General Modern at Beinecke
The student revolts of 1968 in Paris have assumed an iconic status in modern history. With a long tradition of popular uprising and revolution, the French sought (once again) to paralyze the government and engineer change from the ground up. What began as student protests turned into a full-fledged global phenomenon; a conflagration of youth and fringe culture radicalizing and resisting bourgeois authority.
November 14, 2012
Beinecke has acquired the huge and hugely irreverent archive of Richard Neville, Australian publisher, writer, and counter-culturalist. Most well-known for co-editing the outrageous Oz magazine, Neville notoriously stood trial, several times, for obscenity. His dogged fight in the censorship wars and against the establishment during the sixties is documented in full runs of his various publications and in assorted ephemera and correspondence. For the first time, documents related to his famous trial are available for study.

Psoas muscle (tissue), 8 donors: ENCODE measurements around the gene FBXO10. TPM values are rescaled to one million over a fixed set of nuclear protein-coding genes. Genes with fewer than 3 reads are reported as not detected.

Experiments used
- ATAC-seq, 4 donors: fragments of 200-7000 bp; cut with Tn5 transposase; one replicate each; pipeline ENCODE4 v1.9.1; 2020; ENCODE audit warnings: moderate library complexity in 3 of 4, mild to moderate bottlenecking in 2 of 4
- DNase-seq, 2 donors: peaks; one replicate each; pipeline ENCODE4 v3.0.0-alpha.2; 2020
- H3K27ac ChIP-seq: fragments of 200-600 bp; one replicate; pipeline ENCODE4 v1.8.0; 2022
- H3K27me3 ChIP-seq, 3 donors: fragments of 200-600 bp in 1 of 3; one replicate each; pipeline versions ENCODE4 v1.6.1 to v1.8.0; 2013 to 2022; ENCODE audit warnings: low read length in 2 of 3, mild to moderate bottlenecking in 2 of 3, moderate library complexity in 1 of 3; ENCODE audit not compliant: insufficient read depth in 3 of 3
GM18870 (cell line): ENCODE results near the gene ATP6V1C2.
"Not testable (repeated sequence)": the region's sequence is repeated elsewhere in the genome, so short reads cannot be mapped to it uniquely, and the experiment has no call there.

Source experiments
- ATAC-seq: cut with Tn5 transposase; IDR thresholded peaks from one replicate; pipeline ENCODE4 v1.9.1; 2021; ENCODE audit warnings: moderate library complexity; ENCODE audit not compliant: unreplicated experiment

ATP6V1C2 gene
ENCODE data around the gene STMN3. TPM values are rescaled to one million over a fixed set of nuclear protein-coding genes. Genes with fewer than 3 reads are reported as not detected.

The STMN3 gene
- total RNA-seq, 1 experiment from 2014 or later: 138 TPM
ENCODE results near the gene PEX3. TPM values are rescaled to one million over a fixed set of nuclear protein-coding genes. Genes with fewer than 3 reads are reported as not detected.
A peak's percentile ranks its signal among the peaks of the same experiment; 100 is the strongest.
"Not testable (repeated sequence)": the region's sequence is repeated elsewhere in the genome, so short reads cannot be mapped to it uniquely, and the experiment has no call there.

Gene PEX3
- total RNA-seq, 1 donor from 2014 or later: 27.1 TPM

November 7, 2012
"Dialogue is the very core of the Eisenman Collection. Architecture in dialogue: with the fine arts and graphic design; with history, philosophy, political ideology and social agendas. Dialogue across disciplines and languages, media, formats, and genres." – Kevin Repp, Curator
October 25, 2012
Interesting events--both real and imagined--you may not have known about Fascist Rome.
September 7, 2012
Arbeiters-Illustrierte Zeitung, or The Workers' Illustrated Newspaper, was an Anti-Fascist, Communist newspaper between 1924 and 1933 in Berlin, then later exiled by the Nazis to Prague until about 1938. First published as Sichel und Hammer, and later as simply A-I-Z, it featured quite striking photographs. It covered global events relating to the Worker's plight, as well as fiction, poetry, satire, and sports. AIZ's covers famously featured the political photomontages of John Heartfield.
July 18, 2012
European collections with particular strengths in avant-garde movements of the twentieth century